The United States Trustee moved to dismiss Debtors' chapter 7 case pursuant to 11 U.S.C. §§ 707(b)(1) and 707(b)(2) or, in the alternative, § 707(b)(3). Debtors filed a response, arguing that a student loan debt, incurred to pay for a doctorate degree in business administration, was non-consumer debt. Before the hearing, the parties stipulated that the only issue before the Court was whether the student loan debt was a consumer debt, defined by § 101(8) as "debt incurred by an individual primarily for a personal, family or household purpose." If so, the parties agreed the granting of relief under chapter 7 would be an abuse of the provisions of chapter 7, and the Debtors would convert to a chapter 13 case within 14 days of the Court's order, failing which the case would be dismissed.
The Court examined In re Stewart, 175 F.3d 796 (10th Cir. 1999), where the Tenth Circuit affirmed a bankruptcy court's decision holding that student loan debts incurred by a debtor to attend medical school were consumer debts. In that case, the Tenth Circuit acknowledged that student loans are not per se consumer debts, and recognized the general principle that a credit transaction is not a consumer debt when it is incurred with a profit motive. The Court also analyzed several recent cases from other jurisdictions classifying student loan debt as consumer or non-consumer debt.
Ultimately, the Court found that the profit motive factor should be interpreted narrowly for purposes of the means test and eligibility to file for chapter 7 under § 707(b). The Court held that in order to show a student loan was incurred with a profit motive, the debtor must demonstrate a tangible benefit to an existing business, or show some requirement for advancement or greater compensation in a current job or organization. The goal must be more than a hope or an aspiration that the education funded, in whole or in part, by student loans will necessarily lead to a better life through more income or profit.
In this case, Debtors did not show the student loan debt was incurred with a motivation to benefit an existing business or in furtherance of an ongoing job or business requirement. Thus, the Court found the student loan debt was a consumer debt, making the provisions of § 701(b)(1) applicable. Pursuant to the parties' agreement, the Court ordered the Debtors to convert to chapter 13 or face dismissal of their case.
Posted: 12/18/2015 3:25:22 PM
In re Tabert, Case No. 15-13805 EEB, October 29, 2015
The Debtor initially filed a chapter 7 case, but immediately converted to chapter 13 when the chapter 7 trustee expressed interest in selling the Debtor's home due to the existence of non-exempt equity. The Debtor did not file a chapter 13 plan within fourteen days after the conversion date and, as a result, the Court entered an order dismissing the case. The chapter 7 trustee and the chapter 13 trustee moved to vacate the order dismissing the case and to re-convert the case to chapter 7. The trustees asserted that the Debtor could take advantage of a larger homestead exemption by allowing his case to be dismissed and then re-filing it under chapter 7 after the effective date of an amendment to the homestead exemption statute. The Court found that its local rules were ambiguous as to whether the failure to file a chapter 13 plan may result in the dismissal of a case pursuant to the United States Trustee's Standing Motion to Dismiss Deficient Cases and that its procedures governing dismissal for failure to timely file a plan failed to satisfy the due process requirements of notice and a hearing for dismissal under § 1307(c). The Court contrasted the Bankruptcy Code's provision for automatic dismissal for the failure to file certain case commencement documents, found in § 521(i), with § 1307(c), which requires "notice and a hearing" prior to dismissal for failure to timely file a chapter 13 plan. The purpose for requiring a notice and opportunity for hearing prior to the dismissal under § 1307(c) is to allow any party who wishes to provide the court with input as to whether dismissal or conversion is in the best interests of creditors to have the opportunity to do so. Here, the only notice regarding the potential dismissal of the case was certain language in the Court's 341 meeting notice. This language failed to satisfy the minimal due process requirements of § 1307(c), therefore the Court vacated the order of dismissal pursuant to Fed. R. Civ. P. 60(b)(4) and reinstated the case.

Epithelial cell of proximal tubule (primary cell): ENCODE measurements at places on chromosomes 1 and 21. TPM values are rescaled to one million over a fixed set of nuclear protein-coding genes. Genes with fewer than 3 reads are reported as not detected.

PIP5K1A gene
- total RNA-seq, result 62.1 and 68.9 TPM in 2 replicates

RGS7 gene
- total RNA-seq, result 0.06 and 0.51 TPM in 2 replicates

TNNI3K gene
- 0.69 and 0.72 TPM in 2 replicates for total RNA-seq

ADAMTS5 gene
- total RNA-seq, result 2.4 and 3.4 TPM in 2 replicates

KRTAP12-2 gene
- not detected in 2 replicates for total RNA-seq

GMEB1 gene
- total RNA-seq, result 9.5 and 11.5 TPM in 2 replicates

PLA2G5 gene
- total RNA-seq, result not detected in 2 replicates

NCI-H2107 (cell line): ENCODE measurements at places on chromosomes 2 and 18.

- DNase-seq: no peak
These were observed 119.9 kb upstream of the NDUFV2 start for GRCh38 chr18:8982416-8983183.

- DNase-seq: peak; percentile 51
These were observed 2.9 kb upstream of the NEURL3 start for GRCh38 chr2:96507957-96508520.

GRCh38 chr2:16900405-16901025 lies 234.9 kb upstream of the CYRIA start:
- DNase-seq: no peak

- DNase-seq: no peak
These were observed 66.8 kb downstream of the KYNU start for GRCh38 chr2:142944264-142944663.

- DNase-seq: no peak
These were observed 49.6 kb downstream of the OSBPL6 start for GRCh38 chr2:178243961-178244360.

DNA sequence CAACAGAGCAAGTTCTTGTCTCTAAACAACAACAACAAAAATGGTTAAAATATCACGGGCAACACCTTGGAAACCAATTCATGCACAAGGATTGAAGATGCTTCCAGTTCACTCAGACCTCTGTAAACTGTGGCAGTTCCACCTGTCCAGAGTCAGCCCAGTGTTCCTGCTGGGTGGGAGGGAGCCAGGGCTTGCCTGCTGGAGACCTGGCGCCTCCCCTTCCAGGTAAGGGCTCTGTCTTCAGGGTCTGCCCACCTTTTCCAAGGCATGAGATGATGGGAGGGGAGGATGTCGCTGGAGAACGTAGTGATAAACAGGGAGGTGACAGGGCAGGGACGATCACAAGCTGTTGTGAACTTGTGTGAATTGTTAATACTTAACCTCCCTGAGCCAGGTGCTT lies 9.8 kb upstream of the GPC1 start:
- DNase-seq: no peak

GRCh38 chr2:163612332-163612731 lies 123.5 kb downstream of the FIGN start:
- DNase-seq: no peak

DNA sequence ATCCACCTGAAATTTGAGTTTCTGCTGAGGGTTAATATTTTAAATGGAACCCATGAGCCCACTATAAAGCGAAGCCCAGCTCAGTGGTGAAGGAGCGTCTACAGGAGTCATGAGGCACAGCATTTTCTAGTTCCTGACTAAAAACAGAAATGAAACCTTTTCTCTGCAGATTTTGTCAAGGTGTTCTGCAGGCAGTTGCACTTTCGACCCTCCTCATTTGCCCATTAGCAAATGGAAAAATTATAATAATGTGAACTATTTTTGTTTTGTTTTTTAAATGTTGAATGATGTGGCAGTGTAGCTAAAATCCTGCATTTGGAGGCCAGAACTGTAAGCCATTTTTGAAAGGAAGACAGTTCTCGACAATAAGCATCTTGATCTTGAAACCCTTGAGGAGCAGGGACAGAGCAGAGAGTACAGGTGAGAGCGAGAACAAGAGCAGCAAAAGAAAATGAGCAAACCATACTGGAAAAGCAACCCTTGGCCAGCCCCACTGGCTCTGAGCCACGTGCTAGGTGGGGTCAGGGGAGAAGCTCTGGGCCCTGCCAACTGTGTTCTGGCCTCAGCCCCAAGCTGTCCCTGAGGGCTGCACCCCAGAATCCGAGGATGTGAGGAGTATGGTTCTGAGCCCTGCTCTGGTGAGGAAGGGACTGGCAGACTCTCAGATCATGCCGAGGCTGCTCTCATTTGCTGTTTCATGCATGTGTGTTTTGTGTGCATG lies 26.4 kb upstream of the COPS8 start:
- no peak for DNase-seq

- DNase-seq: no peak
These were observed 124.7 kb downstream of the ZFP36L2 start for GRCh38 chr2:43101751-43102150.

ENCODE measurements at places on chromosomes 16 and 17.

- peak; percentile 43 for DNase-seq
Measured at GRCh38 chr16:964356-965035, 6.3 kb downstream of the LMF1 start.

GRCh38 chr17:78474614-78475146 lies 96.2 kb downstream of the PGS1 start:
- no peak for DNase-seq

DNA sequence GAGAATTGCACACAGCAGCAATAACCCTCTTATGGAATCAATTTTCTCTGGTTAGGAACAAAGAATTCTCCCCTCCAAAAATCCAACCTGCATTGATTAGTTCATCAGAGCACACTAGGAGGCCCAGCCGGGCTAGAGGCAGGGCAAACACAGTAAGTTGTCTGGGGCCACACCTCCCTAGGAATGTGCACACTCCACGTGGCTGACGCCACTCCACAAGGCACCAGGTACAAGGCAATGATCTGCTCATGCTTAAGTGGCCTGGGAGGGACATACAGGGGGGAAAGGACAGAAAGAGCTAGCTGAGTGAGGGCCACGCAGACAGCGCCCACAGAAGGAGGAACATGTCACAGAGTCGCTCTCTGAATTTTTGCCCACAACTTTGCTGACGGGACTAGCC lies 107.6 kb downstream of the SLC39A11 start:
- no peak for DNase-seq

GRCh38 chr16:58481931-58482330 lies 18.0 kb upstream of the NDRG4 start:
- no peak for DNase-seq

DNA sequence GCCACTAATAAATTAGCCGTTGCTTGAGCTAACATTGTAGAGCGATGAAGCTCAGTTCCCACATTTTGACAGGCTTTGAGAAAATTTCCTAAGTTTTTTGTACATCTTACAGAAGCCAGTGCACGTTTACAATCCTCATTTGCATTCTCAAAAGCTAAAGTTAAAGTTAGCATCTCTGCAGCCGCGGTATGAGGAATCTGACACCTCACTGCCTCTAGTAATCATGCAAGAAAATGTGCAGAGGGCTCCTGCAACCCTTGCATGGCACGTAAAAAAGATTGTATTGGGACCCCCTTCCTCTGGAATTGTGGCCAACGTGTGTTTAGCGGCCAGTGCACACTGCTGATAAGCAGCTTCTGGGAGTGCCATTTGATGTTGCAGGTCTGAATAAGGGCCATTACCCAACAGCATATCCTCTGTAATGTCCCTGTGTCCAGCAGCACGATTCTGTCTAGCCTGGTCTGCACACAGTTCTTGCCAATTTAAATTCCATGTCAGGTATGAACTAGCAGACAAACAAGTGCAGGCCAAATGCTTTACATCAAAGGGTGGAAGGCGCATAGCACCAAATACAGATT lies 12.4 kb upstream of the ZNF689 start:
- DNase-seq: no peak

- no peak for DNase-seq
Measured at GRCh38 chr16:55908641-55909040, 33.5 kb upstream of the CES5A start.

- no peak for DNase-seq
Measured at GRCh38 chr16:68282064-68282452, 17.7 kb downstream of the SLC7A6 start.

Posted: 11/19/2015 2:55:53 PM
In re Vingar, Case No. 15-12069-SBB
Debtor filed for Chapter 13 relief without her husband. Debtor's husband had previously filed a bankruptcy case of his own without the Debtor. Despite the separate filings, the Debtor and her husband maintained a joint financial household: they had a joint bank account, filed joint tax returns, and were jointly and severally liable on a lease agreement for their residence.
Together, the Debtor and her husband's unadjusted monthly income was above median income for the household size. However, in her case the Debtor took a marital adjustment on line 13 of Form 22C for one-half of the rent expense, which rendered her below median income for purposes of applicable commitment period under §1325(b)(4) of the Bankruptcy Code. As a result, Debtor proposed a 36-month plan rather than a longer, more costly 60-month plan. The Trustee filed an objection to the Debtor's claim of the marital adjustment.
The Court noted that the analysis for applicable commitment period under §1325(a)(4) is the same as that for calculating disposable income under §1325(b)(2). Therefore, a marital adjustment is not proper if an item constitutes "a household expense of the debtor or the debtor's dependents" under §101(10A)(B).
The Court adopted Judge Romero's definition of a "household expense" in the Toxvard opinion to find that the Debtor's rental expense fell within the ambit of §101(10A)(B) because the Debtor, her husband, and their child lived together as a family in the leased property. However, the Court distinguished the facts of this case from those in Toxvard. Specifically, the Court found that here, the Debtor and her husband's lives were financially intertwined in a manner that allowing a 50/50 split of their monthly rent expense would create a judicial fiction and artificially reduce her monthly income so she would slip below the median income standard. The Court denied confirmation of the Debtor's plan.
Posted: 11/6/2015 8:26:58 AM